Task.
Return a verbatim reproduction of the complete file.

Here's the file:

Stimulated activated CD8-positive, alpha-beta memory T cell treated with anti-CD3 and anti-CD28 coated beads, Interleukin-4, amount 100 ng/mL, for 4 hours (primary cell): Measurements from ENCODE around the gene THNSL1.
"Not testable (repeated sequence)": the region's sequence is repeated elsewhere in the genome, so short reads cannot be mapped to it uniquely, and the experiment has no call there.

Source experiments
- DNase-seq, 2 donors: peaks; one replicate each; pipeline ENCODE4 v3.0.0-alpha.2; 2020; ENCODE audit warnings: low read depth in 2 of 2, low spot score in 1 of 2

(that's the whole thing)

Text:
Stimulated activated CD8-positive, alpha-beta memory T cell treated with anti-CD3 and anti-CD28 coated beads, Interleukin-4, amount 100 ng/mL, for 4 hours (primary cell): Measurements from ENCODE around the gene THNSL1.
"Not testable (repeated sequence)": the region's sequence is repeated elsewhere in the genome, so short reads cannot be mapped to it uniquely, and the experiment has no call there.

Source experiments
- DNase-seq, 2 donors: peaks; one replicate each; pipeline ENCODE4 v3.0.0-alpha.2; 2020; ENCODE audit warnings: low read depth in 2 of 2, low spot score in 1 of 2